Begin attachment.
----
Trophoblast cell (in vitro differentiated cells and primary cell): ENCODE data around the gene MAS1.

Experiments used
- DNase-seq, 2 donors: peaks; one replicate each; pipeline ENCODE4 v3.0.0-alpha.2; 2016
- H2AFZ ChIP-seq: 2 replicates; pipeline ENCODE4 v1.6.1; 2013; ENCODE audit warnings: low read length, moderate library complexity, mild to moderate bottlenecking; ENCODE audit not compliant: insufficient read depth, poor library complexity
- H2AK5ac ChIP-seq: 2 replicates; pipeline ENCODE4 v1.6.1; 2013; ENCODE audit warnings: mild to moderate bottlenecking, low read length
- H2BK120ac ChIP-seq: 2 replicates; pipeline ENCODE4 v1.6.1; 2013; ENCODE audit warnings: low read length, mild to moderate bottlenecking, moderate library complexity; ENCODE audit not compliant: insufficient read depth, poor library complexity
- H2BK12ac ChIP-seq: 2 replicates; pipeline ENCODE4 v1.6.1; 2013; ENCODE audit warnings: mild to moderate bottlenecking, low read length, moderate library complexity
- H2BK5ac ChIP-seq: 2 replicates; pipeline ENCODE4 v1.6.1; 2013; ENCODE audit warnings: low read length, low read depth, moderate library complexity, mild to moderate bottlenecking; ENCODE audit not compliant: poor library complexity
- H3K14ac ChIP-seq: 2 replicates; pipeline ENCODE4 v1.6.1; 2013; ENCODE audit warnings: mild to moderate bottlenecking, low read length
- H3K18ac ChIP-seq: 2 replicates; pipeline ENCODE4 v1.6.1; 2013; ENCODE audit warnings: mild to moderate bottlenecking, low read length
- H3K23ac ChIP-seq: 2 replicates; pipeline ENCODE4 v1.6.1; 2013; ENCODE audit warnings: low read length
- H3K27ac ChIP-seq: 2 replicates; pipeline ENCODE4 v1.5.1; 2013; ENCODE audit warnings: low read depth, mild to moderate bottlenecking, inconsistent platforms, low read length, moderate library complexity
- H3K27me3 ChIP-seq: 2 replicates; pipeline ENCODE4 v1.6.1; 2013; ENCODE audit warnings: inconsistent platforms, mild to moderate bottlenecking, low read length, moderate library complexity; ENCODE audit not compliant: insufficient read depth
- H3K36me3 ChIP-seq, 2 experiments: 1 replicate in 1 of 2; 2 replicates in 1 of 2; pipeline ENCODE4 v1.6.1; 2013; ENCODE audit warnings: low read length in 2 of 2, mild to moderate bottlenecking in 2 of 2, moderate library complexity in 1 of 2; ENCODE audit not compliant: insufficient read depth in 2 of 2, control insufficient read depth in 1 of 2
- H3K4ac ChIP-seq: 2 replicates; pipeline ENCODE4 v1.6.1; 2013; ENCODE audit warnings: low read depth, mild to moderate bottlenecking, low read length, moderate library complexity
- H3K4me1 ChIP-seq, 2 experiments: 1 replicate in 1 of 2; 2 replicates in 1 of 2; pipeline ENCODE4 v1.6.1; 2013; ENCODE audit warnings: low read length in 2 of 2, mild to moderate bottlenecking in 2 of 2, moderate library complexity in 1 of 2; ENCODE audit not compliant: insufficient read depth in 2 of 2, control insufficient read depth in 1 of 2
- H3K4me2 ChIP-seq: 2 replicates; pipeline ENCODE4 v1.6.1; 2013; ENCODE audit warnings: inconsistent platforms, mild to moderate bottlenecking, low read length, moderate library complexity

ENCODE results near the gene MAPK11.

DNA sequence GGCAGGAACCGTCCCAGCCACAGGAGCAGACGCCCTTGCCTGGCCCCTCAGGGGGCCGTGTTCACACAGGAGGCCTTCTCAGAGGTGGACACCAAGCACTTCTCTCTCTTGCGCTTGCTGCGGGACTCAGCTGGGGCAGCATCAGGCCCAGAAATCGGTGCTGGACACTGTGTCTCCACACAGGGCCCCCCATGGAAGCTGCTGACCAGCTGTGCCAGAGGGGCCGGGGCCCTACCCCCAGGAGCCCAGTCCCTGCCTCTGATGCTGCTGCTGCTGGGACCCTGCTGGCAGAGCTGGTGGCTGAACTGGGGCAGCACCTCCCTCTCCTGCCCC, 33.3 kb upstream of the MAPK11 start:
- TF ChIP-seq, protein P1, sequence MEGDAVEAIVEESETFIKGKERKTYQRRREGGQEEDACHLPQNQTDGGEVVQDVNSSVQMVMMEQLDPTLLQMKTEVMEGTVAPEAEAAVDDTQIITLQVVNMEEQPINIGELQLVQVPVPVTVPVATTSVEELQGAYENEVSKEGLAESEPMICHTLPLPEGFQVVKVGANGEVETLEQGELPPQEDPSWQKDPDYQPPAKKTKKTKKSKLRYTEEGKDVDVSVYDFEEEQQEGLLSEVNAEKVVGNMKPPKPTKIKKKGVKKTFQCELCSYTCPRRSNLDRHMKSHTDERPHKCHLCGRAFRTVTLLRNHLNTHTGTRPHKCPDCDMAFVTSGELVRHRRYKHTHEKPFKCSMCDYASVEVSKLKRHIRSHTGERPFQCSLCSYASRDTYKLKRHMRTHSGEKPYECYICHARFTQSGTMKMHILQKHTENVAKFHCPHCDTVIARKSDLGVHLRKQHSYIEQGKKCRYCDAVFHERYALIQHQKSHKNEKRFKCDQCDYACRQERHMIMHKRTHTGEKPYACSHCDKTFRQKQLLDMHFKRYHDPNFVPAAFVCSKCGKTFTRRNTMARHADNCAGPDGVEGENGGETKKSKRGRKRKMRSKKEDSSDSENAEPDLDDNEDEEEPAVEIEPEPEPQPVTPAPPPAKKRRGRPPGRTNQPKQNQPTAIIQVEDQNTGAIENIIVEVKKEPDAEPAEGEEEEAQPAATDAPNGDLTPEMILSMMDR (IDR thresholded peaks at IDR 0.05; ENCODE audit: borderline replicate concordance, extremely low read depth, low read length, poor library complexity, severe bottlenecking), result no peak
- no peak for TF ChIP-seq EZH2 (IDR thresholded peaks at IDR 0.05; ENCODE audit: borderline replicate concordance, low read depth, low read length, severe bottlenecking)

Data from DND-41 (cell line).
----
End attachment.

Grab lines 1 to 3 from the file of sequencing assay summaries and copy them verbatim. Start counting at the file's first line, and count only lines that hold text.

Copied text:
Trophoblast cell (in vitro differentiated cells and primary cell): ENCODE data around the gene MAS1.

Experiments used
- DNase-seq, 2 donors: peaks; one replicate each; pipeline ENCODE4 v3.0.0-alpha.2; 2016